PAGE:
Columbo’s investigation leads him to the den of Justin Price.
Los Angeles is much different than the 1970’s. Even during sunlight, the streets are home to the weird if not dangerous. This is part five of our analysis of “Columbo Likes the Nightlife”.
Easy to miss, in the last few frames of Columbo’s visit to Justin Price’s warehouse clubs, he’s seen picking up the phone before fade-to-black. This is the connection between the phone number of the grand opening promotion and visiting the new club.
Columbo is introduced like a phantom, haunting Price and his new place. Columbo steps out from a red, ominous doorway. The doorway, as we see it from the inside, is perhaps not a gateway into the underworld but out. Columbo is stepping into hell-under-construction where logic and reason do not exist. Justin is caught under the influence of moving art, communicating with it. He’s instructing his staff to synchronize the music as if he was appeasing it. When he greets Columbo, the Lieutenant doesn’t hesitate to question the loud music. On the surface, it looks like an old man who doesn’t like the music of the young. It’s also a story of a visitor who does not want to be here. A very subtle hint of something that will be revealed much later.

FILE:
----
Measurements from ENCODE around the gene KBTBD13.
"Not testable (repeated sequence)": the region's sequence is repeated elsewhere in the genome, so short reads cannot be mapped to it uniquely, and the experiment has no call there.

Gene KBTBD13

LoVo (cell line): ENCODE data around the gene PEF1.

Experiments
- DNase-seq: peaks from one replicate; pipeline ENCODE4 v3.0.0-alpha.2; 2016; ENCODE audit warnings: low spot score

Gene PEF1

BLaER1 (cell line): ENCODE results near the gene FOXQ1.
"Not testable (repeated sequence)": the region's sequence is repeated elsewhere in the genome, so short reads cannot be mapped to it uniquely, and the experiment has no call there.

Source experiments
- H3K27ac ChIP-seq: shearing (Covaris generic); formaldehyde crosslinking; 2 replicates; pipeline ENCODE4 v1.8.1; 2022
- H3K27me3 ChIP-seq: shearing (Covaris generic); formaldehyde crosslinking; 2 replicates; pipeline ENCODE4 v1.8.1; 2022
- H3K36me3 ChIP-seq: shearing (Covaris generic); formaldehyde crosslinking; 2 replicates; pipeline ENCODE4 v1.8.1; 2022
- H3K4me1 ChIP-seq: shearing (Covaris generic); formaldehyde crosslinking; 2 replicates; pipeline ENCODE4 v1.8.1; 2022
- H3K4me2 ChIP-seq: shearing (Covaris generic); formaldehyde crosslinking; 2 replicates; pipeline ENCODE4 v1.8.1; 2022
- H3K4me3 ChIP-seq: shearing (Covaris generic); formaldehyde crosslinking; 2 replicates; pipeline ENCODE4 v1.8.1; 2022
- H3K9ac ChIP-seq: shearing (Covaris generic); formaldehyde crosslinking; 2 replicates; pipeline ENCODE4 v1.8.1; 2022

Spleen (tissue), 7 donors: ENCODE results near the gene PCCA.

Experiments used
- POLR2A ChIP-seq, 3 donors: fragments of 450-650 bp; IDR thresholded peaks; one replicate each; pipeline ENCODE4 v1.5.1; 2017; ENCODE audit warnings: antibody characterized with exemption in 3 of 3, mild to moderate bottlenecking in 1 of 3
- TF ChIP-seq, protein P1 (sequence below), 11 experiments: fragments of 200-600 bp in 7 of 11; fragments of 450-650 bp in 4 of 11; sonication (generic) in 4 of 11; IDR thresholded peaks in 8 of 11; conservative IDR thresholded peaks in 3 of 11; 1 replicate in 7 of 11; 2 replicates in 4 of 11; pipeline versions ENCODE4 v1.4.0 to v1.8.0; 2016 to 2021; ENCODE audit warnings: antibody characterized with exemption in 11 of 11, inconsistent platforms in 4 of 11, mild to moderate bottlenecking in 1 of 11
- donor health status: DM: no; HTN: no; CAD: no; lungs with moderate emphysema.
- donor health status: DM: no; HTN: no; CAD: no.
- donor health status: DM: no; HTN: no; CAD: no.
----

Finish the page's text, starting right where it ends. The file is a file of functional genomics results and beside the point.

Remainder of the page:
During Columbo’s interview, Justin gives him exactly what he’s looking for: the man who wants to think Coben’s death was a suicide. The investigation and the episode takes a new turn. From here, its all about chiseling Justin’s alibis. With new camera angles, Justin remains shadowed by “loud art”. The gods of the underworld are watching closely. One thing I can’t overlook is Columbo’s backhanded compliment of Justin’s “step up” opening a new rave club. His words wasn’t enough as he followed giggling at himself. I’d rather not think Peter Falk was mocking the script or showing hints of senility.
“Well congratulations, I suppose.” – Lt. Columbo.
During the interview, Columbo notices Justin’s pager. It’s something that will resurface later as his albatross. After Columbo says his goodbye and exits, Justin makes a call to Vanessa. Again he is shadowed by chaotic and illogical art. Even when he steps to our right, new art shadows him. He cannot escape it. Even Vanessa is caught between the glass of her windows and reflections of her pool. Like the opening two scenes, loud art and glass still imprison them. The theme of cutting off a conversation escalates. Justin wants to cut off talking with Vanessa until the end of Columbo’s investigation. It takes visual meaning when the scene ends with an extreme wide shot of Vanessa, alone.
Columbo visits, I presume, the office of the National Inquisitor. I admit, I tried to find some Stanley Kubrick-like message within the magazine’s cover. And here it goes. Let’s take a look at the headline “BONE COLLECTORS MAN & WIFE UNEARTH DINOSAUR WHILE HIKING”. Unearthing bone is a symbol a revealing a buried secret, likely representing death. Notice the headline is not “Husband & Wife” but “Man & Wife”. The man is Justin. The wife is ex wife, Vanessa. The discovery while hiking is an accidental find. Tony Galper’s death was an accident.
This is part five of an analysis of the Columbo episode, “Columbo Likes the Nightlife” directed by Jeffrey Reiner.